What Is the Meaning of Contractile Vacuole

Posted by on April 17, 2022

Nitrogen-containing waste, which is formed during work in the cell, is excreted by means of contractile vacuoles. These food masses appear to be trapped in a small area that contains liquid called vacuoles. The contractile vacuole is a special type of vacuole that regulates the amount of water in a cell. In freshwater environments, the concentration of solutes is hypotonic, lower outside the cell than in the cell. Under these conditions, osmosis causes the accumulation of water from the external environment in the cell. The contractile vacuole acts as part of a protective mechanism that prevents the cell from absorbing too much water and possibly lysing (tearing) due to excessive internal pressure. The body of the uterus consists of a very dense muscle substance, gray in color, which has an amazing contractile strength. This is done by pulsating the vacuole, which eventually bursts and directs the liquid waste outwards. The number of contractile vacuoles per cell varies by species. Amoebae have one, Dictyostelium discoideum, Paramecium aurelia and Chlamydomonas reinhardtii have two, and giant amoebae, like Chaos carolinensis, have many. The number of contractile vacuoles in each species is generally constant and is therefore used for the characterization of species in systematics.

The contractile vacuole has several structures in most cells, such as membrane folds, tubules, water channels, and small vesicles. These structures were called spongiomas; The contractile vacuole, along with the spongioma, is sometimes called the “contractile vacuole complex” (CVC). The spongioma performs several functions by transporting water into the contractile vacuole and locating and docking the contractile vacuoles in the cell. The contractile vacuole, as the name suggests, expels water from the cell by contracting. The growth (water retention) and contraction (water excretion) of contractile vacuoles are periodic. A cycle lasts several seconds, depending on the type and osmolarity of the environment. The stage at which water flows into the CV is called diastole. The contraction of the contractile vacuole and the expulsion of water from the cell are called systole. Water always flows first from outside the cell into the cytoplasm and is then moved from the cytoplasm only into the contractile vacuole for expulsion. Species that possess a contractile vacuole usually always use the organelle, even in very hypertonic environments (high concentration of solutes), because the cell tends to adjust its cytoplasm to become even more hyperosmotic than the environment. The amount of water expelled from the cell and the rate of contraction are related to the osmolarity of the environment.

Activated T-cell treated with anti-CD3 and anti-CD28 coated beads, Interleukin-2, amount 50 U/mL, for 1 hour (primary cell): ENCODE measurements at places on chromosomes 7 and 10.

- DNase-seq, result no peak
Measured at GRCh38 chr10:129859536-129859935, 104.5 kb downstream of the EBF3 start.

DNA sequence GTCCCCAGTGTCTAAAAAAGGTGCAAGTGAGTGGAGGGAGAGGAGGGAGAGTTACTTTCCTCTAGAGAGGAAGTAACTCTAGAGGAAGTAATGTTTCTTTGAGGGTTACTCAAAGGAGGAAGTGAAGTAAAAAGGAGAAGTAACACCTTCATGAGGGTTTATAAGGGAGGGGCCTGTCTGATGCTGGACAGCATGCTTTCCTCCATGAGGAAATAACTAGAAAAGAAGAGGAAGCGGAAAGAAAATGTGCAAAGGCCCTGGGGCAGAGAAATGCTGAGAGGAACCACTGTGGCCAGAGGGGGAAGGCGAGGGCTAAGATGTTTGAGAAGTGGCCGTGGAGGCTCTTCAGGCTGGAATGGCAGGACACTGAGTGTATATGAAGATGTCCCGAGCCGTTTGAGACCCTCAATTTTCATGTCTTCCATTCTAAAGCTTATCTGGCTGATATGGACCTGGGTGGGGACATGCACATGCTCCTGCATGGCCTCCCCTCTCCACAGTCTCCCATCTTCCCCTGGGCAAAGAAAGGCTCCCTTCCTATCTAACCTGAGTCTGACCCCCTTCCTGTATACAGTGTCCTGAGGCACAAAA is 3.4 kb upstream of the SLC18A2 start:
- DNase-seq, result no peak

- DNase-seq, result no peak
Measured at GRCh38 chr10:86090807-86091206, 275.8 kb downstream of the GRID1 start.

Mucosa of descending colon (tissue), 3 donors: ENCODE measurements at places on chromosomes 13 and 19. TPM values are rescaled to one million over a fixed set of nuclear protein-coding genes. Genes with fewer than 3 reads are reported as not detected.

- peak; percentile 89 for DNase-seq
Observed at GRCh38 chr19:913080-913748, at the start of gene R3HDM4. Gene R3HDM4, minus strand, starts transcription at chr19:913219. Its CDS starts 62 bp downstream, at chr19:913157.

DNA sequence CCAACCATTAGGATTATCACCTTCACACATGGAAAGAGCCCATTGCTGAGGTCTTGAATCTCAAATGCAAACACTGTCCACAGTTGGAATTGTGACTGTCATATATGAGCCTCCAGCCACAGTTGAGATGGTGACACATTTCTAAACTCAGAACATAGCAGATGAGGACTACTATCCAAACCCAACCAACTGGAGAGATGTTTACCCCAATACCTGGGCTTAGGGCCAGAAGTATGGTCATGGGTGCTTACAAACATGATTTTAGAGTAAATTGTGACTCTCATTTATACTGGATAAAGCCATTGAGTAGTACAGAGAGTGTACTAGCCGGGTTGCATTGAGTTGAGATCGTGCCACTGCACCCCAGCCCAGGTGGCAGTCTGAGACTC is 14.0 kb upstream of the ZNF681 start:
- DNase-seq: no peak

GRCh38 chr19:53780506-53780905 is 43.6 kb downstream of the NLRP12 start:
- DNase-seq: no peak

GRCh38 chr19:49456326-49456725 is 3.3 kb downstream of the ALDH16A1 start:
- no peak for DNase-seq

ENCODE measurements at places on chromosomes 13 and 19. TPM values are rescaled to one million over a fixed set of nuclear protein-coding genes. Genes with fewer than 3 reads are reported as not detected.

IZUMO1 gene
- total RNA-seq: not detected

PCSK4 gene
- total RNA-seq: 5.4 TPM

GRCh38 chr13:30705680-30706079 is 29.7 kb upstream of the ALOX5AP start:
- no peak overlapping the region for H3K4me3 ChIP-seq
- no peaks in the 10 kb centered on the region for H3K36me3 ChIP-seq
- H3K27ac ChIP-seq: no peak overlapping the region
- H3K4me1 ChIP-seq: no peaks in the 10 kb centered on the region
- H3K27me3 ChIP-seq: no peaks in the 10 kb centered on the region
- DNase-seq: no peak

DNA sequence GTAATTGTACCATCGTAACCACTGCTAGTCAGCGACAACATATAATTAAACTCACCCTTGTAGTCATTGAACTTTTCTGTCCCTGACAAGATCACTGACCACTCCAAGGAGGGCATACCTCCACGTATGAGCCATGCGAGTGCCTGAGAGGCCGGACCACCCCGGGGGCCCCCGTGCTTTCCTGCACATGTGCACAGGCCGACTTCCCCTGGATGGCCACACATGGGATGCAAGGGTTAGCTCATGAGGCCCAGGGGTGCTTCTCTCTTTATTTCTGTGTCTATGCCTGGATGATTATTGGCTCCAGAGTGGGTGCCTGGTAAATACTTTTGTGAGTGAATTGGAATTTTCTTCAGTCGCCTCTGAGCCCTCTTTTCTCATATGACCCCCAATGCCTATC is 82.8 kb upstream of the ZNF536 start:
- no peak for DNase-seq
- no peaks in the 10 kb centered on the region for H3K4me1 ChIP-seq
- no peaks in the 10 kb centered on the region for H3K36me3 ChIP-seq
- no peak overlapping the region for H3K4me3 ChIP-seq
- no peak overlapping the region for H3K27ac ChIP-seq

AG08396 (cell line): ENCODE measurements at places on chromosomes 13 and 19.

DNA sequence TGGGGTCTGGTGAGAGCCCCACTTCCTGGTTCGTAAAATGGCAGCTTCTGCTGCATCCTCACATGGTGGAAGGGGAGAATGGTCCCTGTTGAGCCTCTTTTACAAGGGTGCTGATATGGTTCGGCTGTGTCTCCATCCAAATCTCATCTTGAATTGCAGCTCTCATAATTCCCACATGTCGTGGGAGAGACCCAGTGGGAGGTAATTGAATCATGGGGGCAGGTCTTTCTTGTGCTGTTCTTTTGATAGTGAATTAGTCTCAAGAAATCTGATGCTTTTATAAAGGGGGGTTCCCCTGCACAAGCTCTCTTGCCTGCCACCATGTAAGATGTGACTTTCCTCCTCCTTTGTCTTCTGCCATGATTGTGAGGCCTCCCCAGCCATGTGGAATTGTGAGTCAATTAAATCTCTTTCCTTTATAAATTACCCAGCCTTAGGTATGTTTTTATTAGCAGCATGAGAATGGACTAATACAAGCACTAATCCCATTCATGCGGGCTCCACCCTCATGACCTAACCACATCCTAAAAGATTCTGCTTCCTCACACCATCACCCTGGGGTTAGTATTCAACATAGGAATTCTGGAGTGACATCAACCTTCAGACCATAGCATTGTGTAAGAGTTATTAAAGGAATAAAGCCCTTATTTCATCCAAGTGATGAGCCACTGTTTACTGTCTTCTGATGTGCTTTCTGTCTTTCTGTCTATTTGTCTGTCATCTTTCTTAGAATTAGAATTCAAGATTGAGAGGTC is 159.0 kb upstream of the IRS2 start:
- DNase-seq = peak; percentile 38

In hyperosmotic environments, less water is expelled and the contraction cycle is longer. Britannica.com: Encyclopedia articles on contractile vacuoles The best understood contractile vacuoles belong to the protists Paramecium, Amoeba, Dictyostelium and Trypanosoma, to a lesser extent to the green algae Chlamydomonas. Not all species that possess a contractile vacuole are freshwater organisms; Some marine microorganisms and parasites, from the soil also have a contractile vacuole. Contractile vacuole is widespread in species that do not have a cell wall, but there are exceptions (especially chlamydomonas) that have a cell wall. During evolution, the contractile vacuole has generally been lost in multicellular organisms, but it still exists in the single-celled stage of several multicellular fungi, as well as in different types of cells in sponges (amoebocytes, pinacocytes and choanocytes). [1] In another single-celled animal called Vorticella, part of the cell became elongated and contractile. It has been implied that azidocalciums act alongside the contractile vacuole to respond to osmotic stress. They have been detected near vacuoles in Trypanosoma cruzi and have been shown to merge with vacuole when cells are exposed to osmotic stress. .